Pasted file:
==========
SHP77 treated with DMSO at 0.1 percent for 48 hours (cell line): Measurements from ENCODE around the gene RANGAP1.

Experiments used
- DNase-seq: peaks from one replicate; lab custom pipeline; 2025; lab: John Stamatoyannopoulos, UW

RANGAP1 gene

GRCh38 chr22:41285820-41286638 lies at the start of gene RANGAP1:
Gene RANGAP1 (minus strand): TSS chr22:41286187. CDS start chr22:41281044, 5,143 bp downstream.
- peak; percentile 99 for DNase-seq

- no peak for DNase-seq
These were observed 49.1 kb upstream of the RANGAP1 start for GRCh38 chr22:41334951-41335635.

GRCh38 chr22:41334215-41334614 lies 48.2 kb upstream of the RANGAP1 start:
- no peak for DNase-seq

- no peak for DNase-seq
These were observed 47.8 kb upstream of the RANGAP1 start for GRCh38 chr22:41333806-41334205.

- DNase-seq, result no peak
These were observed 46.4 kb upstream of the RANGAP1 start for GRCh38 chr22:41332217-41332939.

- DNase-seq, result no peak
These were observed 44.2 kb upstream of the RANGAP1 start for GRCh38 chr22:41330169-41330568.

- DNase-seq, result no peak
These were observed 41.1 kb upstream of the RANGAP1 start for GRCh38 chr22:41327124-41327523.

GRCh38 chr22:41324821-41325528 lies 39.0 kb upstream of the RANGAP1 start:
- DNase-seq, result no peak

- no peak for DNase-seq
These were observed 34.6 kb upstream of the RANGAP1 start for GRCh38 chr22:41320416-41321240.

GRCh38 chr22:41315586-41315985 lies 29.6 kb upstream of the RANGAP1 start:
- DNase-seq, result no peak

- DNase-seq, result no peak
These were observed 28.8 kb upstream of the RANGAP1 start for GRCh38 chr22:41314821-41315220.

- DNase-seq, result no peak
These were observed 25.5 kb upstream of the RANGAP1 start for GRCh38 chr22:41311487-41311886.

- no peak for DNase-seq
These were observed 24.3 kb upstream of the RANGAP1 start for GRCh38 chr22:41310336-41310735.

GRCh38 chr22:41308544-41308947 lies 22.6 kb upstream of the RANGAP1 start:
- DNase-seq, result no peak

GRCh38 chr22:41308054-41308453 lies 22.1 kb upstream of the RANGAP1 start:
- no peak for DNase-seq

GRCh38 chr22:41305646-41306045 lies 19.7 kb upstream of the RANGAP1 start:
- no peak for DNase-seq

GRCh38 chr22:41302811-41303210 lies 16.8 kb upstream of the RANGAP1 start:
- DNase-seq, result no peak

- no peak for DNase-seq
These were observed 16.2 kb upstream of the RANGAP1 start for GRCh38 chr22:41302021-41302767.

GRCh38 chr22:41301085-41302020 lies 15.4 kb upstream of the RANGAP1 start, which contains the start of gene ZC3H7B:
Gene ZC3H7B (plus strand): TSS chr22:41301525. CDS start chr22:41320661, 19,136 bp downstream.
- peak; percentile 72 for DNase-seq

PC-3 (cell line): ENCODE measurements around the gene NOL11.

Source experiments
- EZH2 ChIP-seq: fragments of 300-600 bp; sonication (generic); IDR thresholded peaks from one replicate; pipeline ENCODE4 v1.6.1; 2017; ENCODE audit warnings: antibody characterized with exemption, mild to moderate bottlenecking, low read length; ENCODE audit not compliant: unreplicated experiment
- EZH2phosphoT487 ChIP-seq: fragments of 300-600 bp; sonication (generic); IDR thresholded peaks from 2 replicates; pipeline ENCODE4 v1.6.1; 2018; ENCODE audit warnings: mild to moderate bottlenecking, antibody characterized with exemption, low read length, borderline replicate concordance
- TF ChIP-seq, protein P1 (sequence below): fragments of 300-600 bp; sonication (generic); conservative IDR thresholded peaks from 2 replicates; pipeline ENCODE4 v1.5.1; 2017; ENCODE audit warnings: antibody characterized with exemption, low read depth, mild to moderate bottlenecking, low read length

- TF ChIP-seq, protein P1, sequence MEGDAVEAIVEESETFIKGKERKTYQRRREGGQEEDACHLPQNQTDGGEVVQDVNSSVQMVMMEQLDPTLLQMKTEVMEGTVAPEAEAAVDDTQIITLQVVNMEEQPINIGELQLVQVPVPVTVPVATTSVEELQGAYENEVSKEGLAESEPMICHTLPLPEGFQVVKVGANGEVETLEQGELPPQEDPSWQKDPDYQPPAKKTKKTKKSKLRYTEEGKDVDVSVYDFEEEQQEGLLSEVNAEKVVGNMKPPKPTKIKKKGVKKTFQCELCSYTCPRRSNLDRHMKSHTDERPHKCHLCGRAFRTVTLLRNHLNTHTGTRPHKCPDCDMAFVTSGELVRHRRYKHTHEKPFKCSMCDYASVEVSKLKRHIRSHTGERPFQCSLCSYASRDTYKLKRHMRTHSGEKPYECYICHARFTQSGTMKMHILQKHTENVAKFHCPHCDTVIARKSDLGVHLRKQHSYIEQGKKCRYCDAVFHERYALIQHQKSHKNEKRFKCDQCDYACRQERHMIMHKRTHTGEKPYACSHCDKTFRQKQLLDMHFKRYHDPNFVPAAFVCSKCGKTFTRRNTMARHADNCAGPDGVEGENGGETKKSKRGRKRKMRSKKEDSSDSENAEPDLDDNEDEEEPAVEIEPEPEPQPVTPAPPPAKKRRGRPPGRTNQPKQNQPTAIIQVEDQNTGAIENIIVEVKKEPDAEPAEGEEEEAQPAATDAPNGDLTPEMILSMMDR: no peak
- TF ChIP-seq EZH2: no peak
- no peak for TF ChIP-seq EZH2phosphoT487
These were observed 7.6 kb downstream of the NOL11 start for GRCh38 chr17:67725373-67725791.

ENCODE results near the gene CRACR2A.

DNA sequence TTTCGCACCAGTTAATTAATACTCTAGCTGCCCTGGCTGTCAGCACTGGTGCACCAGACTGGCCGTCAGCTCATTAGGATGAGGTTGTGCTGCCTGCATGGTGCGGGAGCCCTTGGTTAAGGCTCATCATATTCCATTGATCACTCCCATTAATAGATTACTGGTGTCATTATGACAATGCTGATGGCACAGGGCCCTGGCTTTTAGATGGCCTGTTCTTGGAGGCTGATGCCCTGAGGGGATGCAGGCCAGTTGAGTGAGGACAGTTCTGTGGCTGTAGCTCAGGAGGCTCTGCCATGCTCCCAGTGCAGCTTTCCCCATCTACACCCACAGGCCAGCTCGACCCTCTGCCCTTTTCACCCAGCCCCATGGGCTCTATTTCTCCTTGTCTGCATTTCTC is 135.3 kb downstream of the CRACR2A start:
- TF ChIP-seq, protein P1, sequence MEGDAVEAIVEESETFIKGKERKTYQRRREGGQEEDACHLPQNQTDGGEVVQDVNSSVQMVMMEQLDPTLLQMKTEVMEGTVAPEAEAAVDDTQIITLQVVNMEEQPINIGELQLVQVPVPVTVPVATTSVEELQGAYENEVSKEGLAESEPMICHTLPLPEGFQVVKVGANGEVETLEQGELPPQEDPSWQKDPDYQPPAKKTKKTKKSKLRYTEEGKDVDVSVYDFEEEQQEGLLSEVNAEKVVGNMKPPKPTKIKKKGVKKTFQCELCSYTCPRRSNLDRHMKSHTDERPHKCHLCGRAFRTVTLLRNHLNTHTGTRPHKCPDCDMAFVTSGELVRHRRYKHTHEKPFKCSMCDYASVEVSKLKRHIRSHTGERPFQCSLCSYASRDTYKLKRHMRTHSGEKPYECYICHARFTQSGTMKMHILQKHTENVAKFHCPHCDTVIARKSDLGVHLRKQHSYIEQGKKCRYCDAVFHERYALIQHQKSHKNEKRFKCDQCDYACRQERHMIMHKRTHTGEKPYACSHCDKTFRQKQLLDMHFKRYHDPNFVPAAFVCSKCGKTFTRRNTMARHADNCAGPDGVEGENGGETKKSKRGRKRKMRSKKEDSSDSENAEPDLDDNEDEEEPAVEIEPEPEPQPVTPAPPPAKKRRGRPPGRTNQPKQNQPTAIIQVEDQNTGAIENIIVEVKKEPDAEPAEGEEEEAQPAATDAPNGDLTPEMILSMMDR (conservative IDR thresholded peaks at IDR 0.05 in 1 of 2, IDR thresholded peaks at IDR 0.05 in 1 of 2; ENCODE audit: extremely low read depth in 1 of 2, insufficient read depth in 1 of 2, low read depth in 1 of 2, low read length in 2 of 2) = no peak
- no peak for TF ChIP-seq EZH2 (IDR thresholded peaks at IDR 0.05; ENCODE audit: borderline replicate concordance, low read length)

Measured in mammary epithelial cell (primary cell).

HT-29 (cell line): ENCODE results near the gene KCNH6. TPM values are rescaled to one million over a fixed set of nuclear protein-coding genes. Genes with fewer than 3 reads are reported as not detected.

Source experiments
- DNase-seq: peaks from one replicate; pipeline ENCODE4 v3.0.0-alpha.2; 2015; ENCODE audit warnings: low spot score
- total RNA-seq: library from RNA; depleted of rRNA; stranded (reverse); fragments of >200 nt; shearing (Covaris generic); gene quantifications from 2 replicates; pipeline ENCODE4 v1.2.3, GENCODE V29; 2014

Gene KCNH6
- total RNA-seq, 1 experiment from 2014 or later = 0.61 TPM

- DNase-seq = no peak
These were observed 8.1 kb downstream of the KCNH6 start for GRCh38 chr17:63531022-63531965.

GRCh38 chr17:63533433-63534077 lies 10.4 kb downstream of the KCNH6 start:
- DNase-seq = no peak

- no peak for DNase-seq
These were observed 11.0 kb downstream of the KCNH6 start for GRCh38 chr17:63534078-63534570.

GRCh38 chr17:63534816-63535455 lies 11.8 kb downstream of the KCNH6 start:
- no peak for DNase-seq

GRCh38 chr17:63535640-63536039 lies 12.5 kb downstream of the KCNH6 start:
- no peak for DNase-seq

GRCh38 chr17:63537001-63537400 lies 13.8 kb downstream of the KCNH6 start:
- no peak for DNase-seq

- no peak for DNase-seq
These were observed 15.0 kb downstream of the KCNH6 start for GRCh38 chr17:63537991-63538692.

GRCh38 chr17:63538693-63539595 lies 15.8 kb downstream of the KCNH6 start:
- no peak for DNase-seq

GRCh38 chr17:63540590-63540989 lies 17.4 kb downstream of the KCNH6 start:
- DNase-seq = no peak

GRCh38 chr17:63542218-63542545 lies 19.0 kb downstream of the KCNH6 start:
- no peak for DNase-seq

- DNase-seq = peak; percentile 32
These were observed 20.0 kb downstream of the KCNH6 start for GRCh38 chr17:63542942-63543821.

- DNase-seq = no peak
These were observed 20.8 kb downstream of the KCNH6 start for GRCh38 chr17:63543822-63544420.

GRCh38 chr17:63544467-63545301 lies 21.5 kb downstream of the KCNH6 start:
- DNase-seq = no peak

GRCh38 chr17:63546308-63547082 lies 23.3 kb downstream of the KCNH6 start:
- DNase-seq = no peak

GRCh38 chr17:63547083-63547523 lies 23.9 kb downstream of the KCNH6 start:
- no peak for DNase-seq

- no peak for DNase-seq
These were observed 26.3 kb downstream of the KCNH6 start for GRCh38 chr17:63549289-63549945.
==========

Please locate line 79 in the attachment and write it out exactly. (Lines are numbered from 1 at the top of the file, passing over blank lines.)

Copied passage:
GRCh38 chr17:63538693-63539595 lies 15.8 kb downstream of the KCNH6 start: